If you find yourself correcting bad behavior over and over again, day after day, it's time to have a sit down talk. I call it a Brainstorming Session, it's problem solving for a family situation. The session is so that problem solving skills can be used to squash the behavior which has gotten out of control.
Here's how it works:
1 - Plan a Meeting
Have it be in a quiet place where things are calm. For kids 6 to 18 consider going out to a sit-down restaurant so that a longer conversation is possible and no one can walk out. If multiple kids are involved, they all should be invited. Plan the meeting a few days out and keep in mind that you and your child need to be in a good mood or at least not emotional for this to work.
2 - Talk about Ideas
While sitting together let your child(ren) know that a certain behavior is bothering you. Tell them that this is an opportunity to brainstorm ideas about how to stop the behavior since what you've been doing hasn't worked.
It's important to get their input! If the problem is your kids are hitting each other or taking each other's stuff talk about how to separate either the stuff or the kids into "safe zones" in the house or car. Be creative! Set up physical barriers if needed, even enlisting help to build them.
If your child is screeching all the time, maybe come up with a word or phrase to use which will let them know they are above your limits. You might get a comfort toy that they hold to help them calm down or have them go to their room. But you might say: "I already have them go to their room!". Yes, you probably do but this is a discussion ahead of time where your child is offered choices of where they'd like to go or what they'd like to do when the annoying behavior happens. That way it's not a punishment as much as a given and it's not done in anger. You tell your child with empathy and love what was already decided.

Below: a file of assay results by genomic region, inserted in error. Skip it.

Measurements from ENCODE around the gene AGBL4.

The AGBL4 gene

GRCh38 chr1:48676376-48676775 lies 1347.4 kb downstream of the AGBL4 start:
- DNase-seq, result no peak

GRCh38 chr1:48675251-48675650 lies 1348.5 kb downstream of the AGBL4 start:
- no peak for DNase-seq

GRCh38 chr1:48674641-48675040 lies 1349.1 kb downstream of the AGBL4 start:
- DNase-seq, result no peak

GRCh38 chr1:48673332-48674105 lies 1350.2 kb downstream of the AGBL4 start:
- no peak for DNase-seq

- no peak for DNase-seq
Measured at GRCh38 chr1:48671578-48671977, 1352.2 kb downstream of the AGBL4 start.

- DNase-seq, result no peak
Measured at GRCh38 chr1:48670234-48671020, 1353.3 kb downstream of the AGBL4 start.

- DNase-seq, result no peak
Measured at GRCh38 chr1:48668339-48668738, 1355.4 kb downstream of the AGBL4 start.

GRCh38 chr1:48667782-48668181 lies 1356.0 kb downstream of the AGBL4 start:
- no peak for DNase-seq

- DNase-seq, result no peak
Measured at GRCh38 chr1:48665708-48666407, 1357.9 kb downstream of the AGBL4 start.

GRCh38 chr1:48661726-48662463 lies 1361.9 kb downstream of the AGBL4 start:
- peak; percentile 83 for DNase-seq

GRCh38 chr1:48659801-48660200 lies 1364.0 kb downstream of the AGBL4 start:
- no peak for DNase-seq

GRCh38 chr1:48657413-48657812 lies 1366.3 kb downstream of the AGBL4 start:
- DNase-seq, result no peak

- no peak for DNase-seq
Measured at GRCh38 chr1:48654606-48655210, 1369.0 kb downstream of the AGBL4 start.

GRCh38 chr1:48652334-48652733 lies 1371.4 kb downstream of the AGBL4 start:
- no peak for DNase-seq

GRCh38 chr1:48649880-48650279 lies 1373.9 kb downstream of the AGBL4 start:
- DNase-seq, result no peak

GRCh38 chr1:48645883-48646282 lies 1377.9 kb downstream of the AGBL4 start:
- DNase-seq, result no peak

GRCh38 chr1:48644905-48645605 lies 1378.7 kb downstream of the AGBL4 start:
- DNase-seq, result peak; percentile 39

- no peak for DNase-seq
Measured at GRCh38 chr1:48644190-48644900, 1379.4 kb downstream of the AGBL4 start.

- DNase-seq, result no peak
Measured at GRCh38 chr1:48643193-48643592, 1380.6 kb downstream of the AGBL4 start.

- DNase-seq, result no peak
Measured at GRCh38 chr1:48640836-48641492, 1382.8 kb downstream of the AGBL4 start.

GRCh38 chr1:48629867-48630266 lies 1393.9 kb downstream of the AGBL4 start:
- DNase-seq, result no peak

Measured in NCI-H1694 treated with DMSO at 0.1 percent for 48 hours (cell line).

3 - Narrow the List and TRY!
Once you brainstorm a few ideas set up a trial period. This allows our kids to see that problems are solved over time, not immediately. Try something for a week then try a different thing the next week.
4 - Check in
Lots of families forget this important step! They come up with an idea or two and implement it thinking it will work forever. Even it if is working it's wonderful to check in and say: "Wow! That really changed things!" Or, as might happen: "Well, that was interesting this week. It seems we might need some tweaking. What should we try next week?" Keep checking in each week. Communication is super important and builds relationship and trust.
Some of you might find that the first idea is terrible, that your kid immediately disobeys or ignores you. No problem, schedule ANOTHER meeting sooner but not while you're angry. Talk about how that idea needs to be revamped. Ask your child what is setting off the bad behavior and work with them to find ways to better control what is happening to them. If it's a sibling taking things and barriers aren't working maybe it's a lock on a cabinet. If it's screeching that bothers your ears, maybe it's a farther away room that they go to. If the electronics are still being misused maybe it's time to try a week without any electronics.
It can be tiring but once annoying behaviors are worked through there's a huge payoff in sanity so keep at it!